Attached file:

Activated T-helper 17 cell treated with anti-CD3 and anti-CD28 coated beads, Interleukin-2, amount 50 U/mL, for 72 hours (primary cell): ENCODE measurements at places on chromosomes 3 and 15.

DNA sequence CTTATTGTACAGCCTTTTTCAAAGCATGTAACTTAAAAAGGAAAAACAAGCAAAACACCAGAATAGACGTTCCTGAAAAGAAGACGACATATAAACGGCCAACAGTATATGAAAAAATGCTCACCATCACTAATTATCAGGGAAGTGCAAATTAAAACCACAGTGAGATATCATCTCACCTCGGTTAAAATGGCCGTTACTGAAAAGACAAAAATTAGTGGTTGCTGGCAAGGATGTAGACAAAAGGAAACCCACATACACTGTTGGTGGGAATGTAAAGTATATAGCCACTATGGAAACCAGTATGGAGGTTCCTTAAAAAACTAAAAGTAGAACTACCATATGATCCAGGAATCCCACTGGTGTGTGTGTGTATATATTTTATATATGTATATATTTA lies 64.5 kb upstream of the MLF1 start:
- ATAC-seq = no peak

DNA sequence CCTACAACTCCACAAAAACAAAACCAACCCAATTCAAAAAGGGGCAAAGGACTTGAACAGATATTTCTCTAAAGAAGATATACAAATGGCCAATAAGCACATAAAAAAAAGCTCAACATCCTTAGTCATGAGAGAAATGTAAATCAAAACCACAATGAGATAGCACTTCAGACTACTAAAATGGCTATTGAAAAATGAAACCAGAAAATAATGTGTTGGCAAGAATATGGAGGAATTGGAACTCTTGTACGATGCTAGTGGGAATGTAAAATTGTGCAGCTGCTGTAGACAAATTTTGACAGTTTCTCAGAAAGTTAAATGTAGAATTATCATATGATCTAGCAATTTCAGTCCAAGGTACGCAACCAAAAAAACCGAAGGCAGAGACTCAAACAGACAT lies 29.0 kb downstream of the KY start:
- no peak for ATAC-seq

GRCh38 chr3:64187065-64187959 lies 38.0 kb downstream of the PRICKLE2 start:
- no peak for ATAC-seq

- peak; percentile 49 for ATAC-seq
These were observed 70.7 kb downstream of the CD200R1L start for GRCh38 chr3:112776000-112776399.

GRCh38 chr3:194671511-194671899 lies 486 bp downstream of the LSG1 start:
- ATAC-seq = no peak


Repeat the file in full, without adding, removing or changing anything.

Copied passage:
Activated T-helper 17 cell treated with anti-CD3 and anti-CD28 coated beads, Interleukin-2, amount 50 U/mL, for 72 hours (primary cell): ENCODE measurements at places on chromosomes 3 and 15.

DNA sequence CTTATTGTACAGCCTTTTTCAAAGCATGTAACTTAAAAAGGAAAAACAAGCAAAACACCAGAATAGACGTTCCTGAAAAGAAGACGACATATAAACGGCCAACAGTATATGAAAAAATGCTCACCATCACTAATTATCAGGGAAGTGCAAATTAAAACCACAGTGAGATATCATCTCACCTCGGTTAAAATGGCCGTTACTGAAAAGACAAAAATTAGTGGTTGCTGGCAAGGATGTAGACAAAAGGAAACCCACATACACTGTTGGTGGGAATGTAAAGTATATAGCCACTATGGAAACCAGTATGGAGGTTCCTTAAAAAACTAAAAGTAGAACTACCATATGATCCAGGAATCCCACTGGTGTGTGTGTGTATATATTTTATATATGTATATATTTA lies 64.5 kb upstream of the MLF1 start:
- ATAC-seq = no peak

DNA sequence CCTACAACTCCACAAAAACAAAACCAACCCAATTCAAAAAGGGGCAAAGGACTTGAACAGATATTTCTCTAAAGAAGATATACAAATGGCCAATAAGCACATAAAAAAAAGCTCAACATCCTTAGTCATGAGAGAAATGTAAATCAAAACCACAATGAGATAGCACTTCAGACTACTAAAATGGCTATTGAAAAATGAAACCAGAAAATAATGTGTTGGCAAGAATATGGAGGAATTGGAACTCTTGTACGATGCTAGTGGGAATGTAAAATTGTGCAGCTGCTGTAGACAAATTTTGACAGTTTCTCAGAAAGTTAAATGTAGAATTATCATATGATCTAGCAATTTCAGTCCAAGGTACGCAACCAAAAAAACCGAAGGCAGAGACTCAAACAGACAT lies 29.0 kb downstream of the KY start:
- no peak for ATAC-seq

GRCh38 chr3:64187065-64187959 lies 38.0 kb downstream of the PRICKLE2 start:
- no peak for ATAC-seq

- peak; percentile 49 for ATAC-seq
These were observed 70.7 kb downstream of the CD200R1L start for GRCh38 chr3:112776000-112776399.

GRCh38 chr3:194671511-194671899 lies 486 bp downstream of the LSG1 start:
- ATAC-seq = no peak